Coming soon from Tate Publishing in trade paperback and audio book: Guardian of Light by Steven Hunt. Watch your bookstore for this new writer’s first book. Steven Hunt has included two characteristics that endear a book to me: his novel is fast-paced and readable. If you are looking for a story that grabs your attention and holds it, or if you want to read a story that has all the action and none of the trash found in most novels today, Guardian of Light is just the ticket for you.

With Guardian of Light, Hunt seems to have developed a new genre: Sam Spade meets Jesus Christ. Theodore “Chas” Chasowski has all the earmarks of a hardboiled detective. He tries not to show emotion, but it barrels through anyway. During the course of the day, Chas is approached by a wealthy, ambitious couple with a case that leads the P.I. from state to state interviewing people who’ve been saved by an angel. His investigation turns up several encounters from both sides of the spiritual realm—good and evil. At the core of the search, Chas finds faith, and an unlikely group of the faithful who help him in his battle to save his associate and overcome evil.

Another new thing that you will find in Hunt’s writing is the no-compromise message of the gospel. There is no awkward attempt at throwing in the gospel just to appease the Christian publishers. Nor is the Christian flavor a backdrop that is easily missed. While there are occasions that the writing definitely shows signs of a freshman effort, Hunt’s story is compelling and enjoyable. If you’re looking for a good story that can also be a bridge to witness, bring this book to your book discussion group. The message is plain and the mystery intriguing.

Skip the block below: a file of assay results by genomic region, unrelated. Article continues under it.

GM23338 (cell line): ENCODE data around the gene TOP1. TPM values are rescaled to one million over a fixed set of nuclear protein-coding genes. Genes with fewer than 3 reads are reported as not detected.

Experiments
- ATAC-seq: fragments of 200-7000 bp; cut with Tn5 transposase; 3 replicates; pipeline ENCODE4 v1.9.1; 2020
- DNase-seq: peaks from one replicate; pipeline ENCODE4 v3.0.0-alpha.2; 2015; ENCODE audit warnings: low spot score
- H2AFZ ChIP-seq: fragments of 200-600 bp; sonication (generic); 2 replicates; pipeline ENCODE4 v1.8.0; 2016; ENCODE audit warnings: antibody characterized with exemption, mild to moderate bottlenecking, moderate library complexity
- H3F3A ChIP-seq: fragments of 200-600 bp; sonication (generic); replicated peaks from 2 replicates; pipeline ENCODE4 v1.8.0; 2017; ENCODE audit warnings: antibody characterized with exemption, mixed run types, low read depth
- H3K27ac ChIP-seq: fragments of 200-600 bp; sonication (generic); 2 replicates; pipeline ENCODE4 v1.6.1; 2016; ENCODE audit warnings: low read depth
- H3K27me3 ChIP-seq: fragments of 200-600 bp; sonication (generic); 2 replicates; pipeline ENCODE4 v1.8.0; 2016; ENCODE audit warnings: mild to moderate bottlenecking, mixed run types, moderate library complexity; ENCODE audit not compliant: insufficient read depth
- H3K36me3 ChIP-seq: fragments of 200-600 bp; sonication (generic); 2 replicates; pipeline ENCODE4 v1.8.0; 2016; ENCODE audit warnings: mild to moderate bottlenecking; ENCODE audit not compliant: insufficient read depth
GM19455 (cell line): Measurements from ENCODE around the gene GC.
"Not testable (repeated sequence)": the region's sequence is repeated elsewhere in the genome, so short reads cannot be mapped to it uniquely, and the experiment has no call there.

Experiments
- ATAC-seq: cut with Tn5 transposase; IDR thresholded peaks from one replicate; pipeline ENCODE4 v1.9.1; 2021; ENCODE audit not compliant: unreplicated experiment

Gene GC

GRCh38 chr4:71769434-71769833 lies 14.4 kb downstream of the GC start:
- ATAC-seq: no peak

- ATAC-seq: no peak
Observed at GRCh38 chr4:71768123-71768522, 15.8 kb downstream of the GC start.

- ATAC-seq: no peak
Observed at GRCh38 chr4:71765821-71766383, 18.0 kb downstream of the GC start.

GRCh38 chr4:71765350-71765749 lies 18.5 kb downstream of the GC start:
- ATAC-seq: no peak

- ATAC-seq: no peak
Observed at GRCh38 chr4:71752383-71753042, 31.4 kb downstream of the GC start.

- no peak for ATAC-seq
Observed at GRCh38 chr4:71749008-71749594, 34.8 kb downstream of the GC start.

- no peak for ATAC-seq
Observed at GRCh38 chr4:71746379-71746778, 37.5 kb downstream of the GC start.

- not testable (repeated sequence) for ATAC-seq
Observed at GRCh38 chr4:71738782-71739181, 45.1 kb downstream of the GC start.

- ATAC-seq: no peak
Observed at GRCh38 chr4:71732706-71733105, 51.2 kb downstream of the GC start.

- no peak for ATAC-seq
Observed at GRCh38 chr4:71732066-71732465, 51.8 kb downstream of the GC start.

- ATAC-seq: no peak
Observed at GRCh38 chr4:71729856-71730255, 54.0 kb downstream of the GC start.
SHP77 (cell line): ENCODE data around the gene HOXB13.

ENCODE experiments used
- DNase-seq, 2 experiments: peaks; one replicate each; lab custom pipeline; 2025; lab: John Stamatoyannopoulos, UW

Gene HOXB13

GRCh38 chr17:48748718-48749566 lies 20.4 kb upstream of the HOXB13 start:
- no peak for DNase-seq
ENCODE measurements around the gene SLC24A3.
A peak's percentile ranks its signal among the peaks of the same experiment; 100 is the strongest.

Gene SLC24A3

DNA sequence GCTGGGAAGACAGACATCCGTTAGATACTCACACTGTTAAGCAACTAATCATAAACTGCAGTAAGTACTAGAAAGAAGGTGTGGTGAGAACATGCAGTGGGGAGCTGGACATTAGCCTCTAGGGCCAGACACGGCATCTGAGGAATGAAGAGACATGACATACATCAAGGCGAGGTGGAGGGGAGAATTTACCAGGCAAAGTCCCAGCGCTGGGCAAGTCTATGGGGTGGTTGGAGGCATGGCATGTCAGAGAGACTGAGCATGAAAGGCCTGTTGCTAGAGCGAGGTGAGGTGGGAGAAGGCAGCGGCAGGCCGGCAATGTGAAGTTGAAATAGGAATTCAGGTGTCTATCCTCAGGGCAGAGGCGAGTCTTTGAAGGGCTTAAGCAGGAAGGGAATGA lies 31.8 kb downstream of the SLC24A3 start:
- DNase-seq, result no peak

—Benjamin Potter, November 10, 2006

Tuesday, March 6, 2007


So here's the new blog. After this post I will be reviewing books. I'll review books I read in the course of my work as a minister (mostly religious type books), books I read for pleasure (mostly mystery and western type genre fiction), books I read to my kids (you get the idea). Don't worry about visiting every day, I'm a slow reader and will not review a book until I'm done. If you have some suggestions for books to review, I'd be glad to take a look. My first review will be for a book I had the privelege of prepublication review. Feel free to comment on the books and on the reviews themselves. If you'd like to guest review, email me and we'll see what we can work out. Most of all, enjoy the reviews.